Information that may offer medical insights has been locked away in the filing cabinets of doctors' offices.
Researchers at IBM, Berg Pharma, Memorial Sloan Kettering, UC Berkeley and other institutions are exploring how artificial intelligence and big data can be used to develop better treatments for diseases
But one of the biggest challenges for making full use of these computational tools in medicine is that vast amounts of data have been locked away — or never digitized in the first place.
The results of earlier research efforts or the experiences of individual patients are often trapped in the archives of pharmaceutical companies or the paper filing cabinets of doctors’ offices.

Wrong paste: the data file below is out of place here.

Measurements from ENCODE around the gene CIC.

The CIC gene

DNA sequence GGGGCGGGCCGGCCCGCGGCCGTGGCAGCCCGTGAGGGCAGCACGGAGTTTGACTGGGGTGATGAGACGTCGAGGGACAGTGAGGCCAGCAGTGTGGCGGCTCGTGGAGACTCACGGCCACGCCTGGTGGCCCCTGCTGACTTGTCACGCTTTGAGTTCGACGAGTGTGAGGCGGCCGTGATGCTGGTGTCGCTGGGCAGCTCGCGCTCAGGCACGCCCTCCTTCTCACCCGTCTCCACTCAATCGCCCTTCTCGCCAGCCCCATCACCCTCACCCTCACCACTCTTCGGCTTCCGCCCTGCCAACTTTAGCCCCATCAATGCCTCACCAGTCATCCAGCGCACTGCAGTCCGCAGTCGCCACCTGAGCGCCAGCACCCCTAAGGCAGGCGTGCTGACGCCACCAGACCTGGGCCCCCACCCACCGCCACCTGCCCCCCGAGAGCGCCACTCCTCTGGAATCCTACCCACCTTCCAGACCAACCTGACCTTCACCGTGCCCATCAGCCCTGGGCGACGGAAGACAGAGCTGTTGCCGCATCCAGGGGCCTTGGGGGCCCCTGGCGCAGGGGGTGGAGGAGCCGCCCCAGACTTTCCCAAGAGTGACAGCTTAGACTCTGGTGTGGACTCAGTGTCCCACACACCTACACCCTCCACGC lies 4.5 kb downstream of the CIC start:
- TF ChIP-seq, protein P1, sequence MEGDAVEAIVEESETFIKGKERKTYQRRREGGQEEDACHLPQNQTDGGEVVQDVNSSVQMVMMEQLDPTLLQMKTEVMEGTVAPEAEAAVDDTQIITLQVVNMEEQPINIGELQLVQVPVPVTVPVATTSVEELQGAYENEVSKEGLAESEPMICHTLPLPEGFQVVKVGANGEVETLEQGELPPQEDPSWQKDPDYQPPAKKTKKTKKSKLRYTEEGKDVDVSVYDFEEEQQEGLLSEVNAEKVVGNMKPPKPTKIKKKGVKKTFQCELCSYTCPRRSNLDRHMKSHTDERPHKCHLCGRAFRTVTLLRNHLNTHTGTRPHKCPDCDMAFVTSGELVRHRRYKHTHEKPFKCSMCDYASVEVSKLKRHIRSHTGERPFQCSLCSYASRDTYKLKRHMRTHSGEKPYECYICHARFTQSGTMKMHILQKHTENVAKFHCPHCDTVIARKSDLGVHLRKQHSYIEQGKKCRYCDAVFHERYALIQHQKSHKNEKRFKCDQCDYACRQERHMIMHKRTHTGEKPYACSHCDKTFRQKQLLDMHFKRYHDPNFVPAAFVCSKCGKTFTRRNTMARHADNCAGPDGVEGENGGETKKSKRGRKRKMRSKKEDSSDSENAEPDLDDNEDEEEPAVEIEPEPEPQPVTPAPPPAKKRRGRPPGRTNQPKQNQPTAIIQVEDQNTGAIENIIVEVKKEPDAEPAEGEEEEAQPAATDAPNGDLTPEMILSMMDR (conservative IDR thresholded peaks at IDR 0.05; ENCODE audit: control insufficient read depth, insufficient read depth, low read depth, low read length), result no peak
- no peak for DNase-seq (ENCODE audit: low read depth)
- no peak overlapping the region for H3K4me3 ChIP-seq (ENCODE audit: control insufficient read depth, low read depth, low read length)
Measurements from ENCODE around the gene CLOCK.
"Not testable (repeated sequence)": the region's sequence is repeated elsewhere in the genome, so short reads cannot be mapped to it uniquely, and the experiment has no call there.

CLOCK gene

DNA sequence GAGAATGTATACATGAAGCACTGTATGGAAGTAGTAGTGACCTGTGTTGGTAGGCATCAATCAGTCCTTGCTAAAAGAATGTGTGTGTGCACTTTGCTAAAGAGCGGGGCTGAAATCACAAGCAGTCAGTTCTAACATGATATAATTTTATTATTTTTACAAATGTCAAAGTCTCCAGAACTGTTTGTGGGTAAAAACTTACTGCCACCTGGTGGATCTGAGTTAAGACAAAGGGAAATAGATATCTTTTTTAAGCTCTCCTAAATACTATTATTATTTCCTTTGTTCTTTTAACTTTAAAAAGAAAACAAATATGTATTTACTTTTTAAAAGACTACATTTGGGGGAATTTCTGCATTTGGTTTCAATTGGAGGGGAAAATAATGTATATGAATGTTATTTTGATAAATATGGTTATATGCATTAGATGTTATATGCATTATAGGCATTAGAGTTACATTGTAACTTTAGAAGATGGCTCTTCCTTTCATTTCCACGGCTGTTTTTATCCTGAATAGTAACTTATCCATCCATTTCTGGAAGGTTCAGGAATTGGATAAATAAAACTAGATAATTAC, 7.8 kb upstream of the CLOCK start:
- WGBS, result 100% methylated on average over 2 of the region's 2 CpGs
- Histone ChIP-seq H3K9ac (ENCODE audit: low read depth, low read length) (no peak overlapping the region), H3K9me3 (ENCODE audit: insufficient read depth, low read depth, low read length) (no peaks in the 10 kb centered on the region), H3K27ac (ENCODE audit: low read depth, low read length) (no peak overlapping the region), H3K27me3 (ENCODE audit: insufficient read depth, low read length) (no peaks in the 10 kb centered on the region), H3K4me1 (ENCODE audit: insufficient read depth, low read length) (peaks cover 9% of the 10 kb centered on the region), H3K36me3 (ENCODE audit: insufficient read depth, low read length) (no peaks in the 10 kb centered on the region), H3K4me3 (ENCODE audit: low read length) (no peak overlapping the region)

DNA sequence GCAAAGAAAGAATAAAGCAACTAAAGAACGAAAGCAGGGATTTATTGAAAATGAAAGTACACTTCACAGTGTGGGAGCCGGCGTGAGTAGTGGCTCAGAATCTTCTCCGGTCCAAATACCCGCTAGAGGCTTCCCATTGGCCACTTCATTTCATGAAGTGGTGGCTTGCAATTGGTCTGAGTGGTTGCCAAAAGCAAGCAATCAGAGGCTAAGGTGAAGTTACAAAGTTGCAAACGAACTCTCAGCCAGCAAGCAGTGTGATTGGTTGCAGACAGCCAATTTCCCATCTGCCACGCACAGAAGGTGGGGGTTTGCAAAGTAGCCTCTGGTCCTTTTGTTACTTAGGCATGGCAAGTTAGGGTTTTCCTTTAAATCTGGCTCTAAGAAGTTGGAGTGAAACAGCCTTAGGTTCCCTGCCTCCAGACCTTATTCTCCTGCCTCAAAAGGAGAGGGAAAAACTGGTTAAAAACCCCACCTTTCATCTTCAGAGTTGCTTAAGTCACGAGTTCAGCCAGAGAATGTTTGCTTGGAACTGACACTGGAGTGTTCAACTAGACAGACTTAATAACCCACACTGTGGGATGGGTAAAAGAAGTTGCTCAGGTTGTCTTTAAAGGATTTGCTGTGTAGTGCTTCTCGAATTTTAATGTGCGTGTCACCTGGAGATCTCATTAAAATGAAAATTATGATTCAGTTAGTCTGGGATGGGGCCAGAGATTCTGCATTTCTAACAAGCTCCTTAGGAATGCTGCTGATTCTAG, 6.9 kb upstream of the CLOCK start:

Patient privacy issues, competitive interests and the sheer lack of electronic records have prevented information sharing that could potentially reveal broader patterns in what appeared to any single doctor like an isolated incident.
When you can analyze clinical trials, genomic data and electronic medical records for 100,000 patients, “you see patterns that you don’t notice in a couple,” said Michael Keiser, an instructor at the UC San Francisco School of Medicine.
Given that promise, a number of organizations are beginning to pull together medical data sources.